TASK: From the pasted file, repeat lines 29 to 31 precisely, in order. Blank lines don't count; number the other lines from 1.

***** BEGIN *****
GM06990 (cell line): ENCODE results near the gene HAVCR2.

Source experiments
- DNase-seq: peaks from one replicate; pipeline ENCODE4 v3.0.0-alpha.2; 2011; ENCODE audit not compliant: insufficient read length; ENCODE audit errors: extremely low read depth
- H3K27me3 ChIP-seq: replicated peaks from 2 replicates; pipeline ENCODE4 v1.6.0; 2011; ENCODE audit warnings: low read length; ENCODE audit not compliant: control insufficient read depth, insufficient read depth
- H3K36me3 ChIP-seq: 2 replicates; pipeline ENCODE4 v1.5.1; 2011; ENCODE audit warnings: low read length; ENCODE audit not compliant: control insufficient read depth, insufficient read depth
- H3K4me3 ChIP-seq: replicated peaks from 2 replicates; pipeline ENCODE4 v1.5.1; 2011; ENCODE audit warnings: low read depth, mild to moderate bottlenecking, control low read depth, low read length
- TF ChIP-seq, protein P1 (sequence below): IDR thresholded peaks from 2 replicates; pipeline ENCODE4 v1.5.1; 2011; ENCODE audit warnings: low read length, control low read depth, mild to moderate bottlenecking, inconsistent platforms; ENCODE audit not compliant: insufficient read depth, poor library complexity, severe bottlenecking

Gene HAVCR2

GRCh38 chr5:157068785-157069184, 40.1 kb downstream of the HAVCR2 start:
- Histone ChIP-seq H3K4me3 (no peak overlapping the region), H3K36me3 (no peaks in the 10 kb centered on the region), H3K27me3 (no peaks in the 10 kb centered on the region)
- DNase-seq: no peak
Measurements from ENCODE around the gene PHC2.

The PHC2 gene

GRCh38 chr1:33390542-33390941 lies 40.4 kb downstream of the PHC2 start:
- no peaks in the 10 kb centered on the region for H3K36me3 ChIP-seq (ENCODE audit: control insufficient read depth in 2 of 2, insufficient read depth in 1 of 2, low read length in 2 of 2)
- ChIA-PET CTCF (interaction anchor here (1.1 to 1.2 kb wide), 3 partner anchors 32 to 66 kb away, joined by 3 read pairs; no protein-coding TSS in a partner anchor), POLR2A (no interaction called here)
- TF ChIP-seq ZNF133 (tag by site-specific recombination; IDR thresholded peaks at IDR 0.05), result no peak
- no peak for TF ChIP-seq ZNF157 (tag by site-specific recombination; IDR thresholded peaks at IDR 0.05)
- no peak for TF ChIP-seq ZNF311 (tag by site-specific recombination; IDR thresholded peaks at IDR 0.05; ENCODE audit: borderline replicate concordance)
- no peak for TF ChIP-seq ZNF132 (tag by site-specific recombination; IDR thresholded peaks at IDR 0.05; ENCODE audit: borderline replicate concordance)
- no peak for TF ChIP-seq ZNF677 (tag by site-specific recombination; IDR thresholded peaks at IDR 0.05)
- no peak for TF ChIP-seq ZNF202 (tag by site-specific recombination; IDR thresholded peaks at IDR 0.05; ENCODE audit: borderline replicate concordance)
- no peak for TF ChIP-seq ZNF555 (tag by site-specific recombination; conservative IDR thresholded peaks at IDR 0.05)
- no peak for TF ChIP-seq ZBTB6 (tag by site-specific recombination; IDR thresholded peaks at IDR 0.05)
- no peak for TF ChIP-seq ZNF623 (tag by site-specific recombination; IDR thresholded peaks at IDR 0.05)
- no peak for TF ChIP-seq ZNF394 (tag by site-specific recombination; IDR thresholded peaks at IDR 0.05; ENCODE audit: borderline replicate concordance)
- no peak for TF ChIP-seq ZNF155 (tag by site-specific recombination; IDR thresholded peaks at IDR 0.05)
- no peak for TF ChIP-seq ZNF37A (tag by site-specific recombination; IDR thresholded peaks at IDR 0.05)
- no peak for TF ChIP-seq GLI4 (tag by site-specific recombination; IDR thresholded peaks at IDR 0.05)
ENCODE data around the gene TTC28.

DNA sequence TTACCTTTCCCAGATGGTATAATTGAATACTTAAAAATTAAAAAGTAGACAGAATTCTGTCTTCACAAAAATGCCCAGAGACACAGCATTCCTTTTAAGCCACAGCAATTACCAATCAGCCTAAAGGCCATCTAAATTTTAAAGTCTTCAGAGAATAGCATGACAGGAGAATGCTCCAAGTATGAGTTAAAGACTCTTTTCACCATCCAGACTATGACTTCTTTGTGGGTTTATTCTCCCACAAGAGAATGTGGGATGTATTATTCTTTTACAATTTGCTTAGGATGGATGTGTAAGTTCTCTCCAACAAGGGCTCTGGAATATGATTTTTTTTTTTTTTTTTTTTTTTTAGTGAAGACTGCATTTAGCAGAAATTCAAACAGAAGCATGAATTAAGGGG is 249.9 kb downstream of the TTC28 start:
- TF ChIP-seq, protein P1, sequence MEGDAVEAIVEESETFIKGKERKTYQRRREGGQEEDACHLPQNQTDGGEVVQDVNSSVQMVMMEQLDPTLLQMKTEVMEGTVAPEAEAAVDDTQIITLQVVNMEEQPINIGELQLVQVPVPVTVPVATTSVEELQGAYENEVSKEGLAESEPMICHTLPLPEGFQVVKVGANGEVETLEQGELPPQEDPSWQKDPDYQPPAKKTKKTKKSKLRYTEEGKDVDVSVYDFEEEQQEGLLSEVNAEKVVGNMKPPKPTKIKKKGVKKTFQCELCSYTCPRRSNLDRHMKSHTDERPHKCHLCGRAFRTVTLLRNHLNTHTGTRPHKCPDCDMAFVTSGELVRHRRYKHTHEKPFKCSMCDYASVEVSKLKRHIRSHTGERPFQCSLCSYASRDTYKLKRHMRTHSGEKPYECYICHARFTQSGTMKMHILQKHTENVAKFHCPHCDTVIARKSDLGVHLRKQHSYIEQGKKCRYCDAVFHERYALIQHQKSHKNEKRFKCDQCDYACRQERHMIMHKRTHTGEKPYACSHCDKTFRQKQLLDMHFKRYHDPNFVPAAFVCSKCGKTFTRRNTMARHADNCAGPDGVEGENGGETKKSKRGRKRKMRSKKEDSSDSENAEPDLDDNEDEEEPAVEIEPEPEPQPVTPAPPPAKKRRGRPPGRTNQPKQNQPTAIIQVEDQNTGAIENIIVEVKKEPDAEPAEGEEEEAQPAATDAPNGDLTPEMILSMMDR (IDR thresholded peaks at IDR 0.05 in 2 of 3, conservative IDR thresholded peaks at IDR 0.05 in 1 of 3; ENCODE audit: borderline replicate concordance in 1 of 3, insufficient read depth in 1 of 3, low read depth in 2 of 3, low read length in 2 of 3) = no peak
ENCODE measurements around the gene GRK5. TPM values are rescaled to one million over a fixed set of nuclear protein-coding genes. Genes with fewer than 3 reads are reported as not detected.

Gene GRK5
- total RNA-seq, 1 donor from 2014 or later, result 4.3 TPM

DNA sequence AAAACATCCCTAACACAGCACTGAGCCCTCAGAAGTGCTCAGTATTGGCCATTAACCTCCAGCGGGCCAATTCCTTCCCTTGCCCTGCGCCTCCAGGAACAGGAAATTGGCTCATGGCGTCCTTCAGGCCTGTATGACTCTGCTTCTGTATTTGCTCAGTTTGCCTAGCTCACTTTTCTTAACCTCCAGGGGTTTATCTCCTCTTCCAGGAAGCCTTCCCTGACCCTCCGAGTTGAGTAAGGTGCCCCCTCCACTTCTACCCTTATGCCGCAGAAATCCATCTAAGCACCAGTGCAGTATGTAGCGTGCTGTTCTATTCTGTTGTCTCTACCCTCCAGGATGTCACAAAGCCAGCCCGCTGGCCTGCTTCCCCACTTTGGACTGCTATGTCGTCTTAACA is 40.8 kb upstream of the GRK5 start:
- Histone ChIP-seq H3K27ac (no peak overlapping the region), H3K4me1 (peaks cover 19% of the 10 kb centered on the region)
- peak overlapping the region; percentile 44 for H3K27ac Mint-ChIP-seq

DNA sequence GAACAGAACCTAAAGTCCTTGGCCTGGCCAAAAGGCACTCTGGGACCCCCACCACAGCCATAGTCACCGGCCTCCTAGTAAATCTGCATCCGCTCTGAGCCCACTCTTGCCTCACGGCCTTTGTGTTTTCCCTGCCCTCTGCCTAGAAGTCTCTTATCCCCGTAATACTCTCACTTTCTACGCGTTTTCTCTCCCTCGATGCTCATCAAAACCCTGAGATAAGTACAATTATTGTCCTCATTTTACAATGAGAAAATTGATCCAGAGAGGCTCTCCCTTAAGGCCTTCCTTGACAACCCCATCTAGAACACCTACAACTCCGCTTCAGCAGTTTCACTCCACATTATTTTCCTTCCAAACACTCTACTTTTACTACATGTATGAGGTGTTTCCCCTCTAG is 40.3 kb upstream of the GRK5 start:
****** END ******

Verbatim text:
- no peak for TF ChIP-seq GLI4 (tag by site-specific recombination; IDR thresholded peaks at IDR 0.05)
ENCODE data around the gene TTC28.

DNA sequence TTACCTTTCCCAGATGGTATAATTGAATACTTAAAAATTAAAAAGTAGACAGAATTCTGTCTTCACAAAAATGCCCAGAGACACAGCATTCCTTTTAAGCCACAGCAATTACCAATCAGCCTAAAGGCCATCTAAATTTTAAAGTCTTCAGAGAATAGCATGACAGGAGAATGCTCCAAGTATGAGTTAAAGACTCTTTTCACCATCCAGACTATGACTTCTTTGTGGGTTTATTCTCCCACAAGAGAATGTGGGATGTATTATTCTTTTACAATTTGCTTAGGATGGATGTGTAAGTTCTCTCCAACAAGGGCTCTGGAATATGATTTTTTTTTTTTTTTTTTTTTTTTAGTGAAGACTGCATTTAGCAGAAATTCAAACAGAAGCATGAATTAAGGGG is 249.9 kb downstream of the TTC28 start: